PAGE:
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As Eric Miller looks on, Mike Carrier scrolls through a list of machine tools connected to the shop’s wireless DNC system. With eXtreme DNC software, he can monitor the downloading of NC programs anywhere in the plant from his desktop PC.
Machine tools at Miller Welding and Machine Co. operate near arc welding stations and under electrically powered cranes. Wireless DNC works well in this environment.
This is what goes into the machine tool’s electrical cabinet: 1) a communications interface device; 2) a “wedge” pin socket connector for the RS232 port; 3) a radio network card, which plugs into the interface device; and 4) a whip antenna for mounting on an exterior surface of the cabinet. The picture to the right shows these components installed in one of Miller’s machining centers.
Sometimes it takes a bolt of lightning for a company to implement a new technology. That’s literally what happened at Miller Welding and Machine in Brookville, Pennsylvania. When lightning struck the company’s main plant in October 2004, the current followed the network cables connecting most of its machining centers. The surge of energy destroyed critical circuit boards inside the CNC units, taking the machines out of commission and seriously disrupting production. It took several days and thousands of dollars to get this equipment back online.
According to Mike Carrier, Miller’s engineering manager, that experience convinced the company to install a wireless network for downloading data such as NC programs to machines on the shop floor (a procedure often called DNC for direct or distributed numerical control). This wireless network replaces the cables that physically connect the machine tool CNCs. “Fortunately, we had only three machines active at the time, or we might have lost more from the lightning strike,” Mr. Carrier says. The shop had been planning to connect all of its CNC machines to this network, but the expense and difficulty of stringing wire across the factory to reach additional machines had delayed further progress.
A network that does not need wired connections obviously avoids that obstacle and would make it possible for Miller to use DNC on all of its CNC machines. Wireless connections (often called WiFi for “wireless fidelity” in computer circles) also promise to make it simpler, easier and less costly to move this equipment. That was an important consideration because Miller is a growing, changing company that increasingly relies on its ability to respond to its customers’ needs by adding or relocating production assets.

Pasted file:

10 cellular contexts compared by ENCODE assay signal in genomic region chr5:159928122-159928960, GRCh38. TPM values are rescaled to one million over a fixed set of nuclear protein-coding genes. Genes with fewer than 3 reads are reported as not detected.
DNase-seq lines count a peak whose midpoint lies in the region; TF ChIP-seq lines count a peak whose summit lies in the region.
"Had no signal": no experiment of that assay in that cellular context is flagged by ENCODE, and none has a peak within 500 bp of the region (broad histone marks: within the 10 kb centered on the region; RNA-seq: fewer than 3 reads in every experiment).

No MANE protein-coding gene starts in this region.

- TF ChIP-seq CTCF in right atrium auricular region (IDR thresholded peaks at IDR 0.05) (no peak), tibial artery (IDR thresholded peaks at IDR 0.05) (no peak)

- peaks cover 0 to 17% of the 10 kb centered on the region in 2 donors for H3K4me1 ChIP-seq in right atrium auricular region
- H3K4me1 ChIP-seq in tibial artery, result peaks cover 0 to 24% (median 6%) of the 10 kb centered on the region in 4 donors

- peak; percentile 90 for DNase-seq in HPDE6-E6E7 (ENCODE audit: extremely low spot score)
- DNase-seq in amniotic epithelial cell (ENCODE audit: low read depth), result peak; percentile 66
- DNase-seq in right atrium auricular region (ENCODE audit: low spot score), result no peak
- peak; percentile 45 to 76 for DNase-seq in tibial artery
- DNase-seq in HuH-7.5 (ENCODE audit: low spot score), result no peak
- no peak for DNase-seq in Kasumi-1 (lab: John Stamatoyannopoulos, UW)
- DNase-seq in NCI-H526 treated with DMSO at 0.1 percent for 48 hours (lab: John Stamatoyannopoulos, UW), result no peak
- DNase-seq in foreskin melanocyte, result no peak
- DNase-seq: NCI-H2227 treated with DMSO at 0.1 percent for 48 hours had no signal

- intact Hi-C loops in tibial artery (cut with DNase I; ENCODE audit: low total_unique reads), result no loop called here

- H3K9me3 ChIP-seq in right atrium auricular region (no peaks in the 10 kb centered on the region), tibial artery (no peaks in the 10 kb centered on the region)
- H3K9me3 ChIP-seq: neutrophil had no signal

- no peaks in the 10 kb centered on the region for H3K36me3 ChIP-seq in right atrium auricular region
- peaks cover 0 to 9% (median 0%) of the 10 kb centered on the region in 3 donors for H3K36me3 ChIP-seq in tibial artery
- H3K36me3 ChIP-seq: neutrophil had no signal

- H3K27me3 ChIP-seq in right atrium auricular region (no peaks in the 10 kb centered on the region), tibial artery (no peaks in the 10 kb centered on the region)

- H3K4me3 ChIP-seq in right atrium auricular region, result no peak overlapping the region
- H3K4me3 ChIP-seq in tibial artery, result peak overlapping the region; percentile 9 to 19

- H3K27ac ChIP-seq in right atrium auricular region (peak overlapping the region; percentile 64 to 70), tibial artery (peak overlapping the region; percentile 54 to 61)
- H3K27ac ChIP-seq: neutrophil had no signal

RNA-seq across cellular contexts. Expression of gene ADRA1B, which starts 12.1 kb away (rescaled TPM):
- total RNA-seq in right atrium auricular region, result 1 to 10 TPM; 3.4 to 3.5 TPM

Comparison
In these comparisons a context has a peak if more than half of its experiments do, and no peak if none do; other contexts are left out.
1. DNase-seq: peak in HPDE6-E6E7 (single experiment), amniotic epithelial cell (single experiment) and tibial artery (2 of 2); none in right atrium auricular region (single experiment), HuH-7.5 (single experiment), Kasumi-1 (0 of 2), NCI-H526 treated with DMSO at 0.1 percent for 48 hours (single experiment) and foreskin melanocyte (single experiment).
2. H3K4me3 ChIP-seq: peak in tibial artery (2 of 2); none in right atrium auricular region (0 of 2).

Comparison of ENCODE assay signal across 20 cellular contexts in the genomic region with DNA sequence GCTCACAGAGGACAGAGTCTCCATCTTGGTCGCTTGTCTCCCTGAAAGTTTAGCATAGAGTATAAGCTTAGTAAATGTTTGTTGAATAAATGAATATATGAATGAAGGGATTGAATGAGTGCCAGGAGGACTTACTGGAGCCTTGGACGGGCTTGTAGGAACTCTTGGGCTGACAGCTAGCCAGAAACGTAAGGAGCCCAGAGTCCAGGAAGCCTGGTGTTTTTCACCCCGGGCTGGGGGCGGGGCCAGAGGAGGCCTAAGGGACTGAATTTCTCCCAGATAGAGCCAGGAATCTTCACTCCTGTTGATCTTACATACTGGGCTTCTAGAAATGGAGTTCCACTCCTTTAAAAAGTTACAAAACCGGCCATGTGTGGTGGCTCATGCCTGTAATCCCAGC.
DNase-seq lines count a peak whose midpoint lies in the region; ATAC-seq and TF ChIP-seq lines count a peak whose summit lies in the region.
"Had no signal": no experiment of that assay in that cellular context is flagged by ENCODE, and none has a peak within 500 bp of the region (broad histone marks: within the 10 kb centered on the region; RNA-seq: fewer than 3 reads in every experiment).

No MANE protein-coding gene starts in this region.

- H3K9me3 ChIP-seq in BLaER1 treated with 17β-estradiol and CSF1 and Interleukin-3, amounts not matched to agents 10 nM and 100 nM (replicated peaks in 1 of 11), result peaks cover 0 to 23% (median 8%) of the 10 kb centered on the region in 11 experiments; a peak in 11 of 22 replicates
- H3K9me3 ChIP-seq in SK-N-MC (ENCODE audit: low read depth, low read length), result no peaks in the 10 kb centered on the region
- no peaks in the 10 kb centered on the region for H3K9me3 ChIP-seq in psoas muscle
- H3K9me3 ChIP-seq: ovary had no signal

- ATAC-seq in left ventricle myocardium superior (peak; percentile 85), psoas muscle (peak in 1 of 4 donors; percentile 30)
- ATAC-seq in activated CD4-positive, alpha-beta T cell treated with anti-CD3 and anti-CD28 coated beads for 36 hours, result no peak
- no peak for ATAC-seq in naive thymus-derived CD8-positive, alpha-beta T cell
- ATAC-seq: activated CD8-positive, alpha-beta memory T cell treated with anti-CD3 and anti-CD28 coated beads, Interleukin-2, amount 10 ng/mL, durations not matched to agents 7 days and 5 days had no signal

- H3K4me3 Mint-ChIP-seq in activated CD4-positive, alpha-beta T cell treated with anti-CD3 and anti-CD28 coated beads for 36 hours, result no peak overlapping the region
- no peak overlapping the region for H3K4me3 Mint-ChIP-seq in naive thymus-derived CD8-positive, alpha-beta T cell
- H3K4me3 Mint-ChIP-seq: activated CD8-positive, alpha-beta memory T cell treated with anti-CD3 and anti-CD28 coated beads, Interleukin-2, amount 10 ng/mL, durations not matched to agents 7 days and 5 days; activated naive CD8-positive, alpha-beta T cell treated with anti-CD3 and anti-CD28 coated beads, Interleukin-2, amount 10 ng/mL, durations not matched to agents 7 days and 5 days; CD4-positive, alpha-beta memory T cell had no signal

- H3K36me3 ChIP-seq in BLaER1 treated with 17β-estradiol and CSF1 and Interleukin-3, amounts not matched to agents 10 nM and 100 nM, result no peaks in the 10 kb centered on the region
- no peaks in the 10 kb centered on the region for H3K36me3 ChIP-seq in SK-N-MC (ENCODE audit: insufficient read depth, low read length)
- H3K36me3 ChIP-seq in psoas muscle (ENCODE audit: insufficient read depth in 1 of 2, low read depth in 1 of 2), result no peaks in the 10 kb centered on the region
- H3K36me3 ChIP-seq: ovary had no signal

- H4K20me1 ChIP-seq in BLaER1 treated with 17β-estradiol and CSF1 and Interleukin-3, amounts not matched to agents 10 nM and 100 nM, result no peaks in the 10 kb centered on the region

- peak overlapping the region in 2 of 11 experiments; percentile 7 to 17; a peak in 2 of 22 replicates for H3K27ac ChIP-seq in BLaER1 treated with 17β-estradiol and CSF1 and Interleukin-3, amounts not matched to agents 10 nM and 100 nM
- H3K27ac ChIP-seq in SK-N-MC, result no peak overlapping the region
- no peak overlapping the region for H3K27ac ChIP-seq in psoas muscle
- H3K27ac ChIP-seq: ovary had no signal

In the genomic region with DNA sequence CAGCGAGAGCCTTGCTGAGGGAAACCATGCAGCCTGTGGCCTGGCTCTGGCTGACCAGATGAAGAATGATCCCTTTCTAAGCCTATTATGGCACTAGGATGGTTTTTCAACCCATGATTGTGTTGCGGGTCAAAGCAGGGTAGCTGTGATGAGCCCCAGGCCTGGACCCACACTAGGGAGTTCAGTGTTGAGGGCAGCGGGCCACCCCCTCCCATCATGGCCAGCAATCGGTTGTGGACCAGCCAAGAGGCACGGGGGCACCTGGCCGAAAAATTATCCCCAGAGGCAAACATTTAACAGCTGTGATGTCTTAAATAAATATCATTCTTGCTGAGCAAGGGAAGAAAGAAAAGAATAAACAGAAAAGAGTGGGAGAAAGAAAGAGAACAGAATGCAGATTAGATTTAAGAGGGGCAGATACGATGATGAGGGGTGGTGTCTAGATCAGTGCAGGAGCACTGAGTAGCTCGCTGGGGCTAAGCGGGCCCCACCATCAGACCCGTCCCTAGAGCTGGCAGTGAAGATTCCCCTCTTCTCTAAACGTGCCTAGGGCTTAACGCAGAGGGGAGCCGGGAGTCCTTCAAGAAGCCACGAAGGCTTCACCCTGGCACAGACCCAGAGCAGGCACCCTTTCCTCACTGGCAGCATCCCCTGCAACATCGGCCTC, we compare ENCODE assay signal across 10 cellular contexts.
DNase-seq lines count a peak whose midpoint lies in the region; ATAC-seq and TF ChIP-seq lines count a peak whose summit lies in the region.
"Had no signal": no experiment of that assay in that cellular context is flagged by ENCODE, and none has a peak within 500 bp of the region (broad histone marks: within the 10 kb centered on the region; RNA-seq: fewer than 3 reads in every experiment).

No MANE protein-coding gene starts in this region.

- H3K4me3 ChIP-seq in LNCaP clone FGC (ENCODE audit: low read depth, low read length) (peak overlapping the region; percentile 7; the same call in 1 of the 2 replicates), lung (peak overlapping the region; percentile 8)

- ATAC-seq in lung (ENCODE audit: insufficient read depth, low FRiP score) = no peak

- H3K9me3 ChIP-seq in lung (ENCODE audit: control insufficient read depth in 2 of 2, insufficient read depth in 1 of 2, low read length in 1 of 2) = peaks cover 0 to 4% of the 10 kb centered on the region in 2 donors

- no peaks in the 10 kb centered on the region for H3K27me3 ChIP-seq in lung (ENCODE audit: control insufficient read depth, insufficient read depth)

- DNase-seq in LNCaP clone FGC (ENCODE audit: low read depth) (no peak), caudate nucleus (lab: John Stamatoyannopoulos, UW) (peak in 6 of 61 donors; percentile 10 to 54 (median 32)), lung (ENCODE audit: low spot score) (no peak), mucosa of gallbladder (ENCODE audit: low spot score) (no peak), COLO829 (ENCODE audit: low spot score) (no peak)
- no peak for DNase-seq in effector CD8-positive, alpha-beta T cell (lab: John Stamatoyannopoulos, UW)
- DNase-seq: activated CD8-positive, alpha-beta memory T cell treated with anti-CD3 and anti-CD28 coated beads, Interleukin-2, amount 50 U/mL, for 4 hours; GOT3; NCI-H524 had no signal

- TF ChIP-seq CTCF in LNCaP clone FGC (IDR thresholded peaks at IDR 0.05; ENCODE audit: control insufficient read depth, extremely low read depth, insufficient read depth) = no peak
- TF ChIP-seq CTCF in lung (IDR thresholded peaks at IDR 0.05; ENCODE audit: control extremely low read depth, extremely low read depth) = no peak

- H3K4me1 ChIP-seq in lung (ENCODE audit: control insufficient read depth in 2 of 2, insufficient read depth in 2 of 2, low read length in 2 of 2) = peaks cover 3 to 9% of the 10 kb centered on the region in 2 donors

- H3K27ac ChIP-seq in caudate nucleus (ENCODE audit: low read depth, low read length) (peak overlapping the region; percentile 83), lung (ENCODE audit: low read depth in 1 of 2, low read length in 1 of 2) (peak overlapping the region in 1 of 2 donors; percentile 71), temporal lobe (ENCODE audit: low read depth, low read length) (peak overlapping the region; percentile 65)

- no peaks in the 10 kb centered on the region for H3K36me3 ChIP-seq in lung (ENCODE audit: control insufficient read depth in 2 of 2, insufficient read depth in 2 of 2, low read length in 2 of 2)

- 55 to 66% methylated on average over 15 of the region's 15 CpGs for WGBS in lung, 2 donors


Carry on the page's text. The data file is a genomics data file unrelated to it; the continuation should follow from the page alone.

However, the company had some reservations about implementing a wireless network on the shop floor. Could a WiFi network reliably transmit NC programs with no errors or corrupted data? Would it be fast enough to keep up with a machine’s demand for toolpath data? Could NC programs be intercepted by eavesdroppers trying to capture confidential information about a customer’s product designs? Could a hacker get into the company’s databases by tapping into the wireless system? In addition to these concerns, which many shops share, Miller had one more question. The shop had two systems in place for downloading NC programs, and the second system included a dedicated library of programs created on conversational controls. Could one wireless network be used with both systems without making this library of programs obsolete?
With assurances from the WiFi system provider, the company installed a wireless network in May 2005. Since then, all of the former concerns have proven groundless. Dozens of NC programs are being transmitted wirelessly every day, and at press time, there has not been one case in which the system failed to download an NC program successfully. Every download has been free of transmission errors—which is a better record than that achieved by the hard-wired network. Scrambling the data at the point of transmission and unscrambling it when it is received prevents outsiders from intercepting usable data, and a “virtual private network” makes it impossible to access the shop’s databases through the DNC system. Of special interest to Mr. Carrier is the fact that the wireless system functions equally well with both of the shop’s existing systems for sharing NC programs.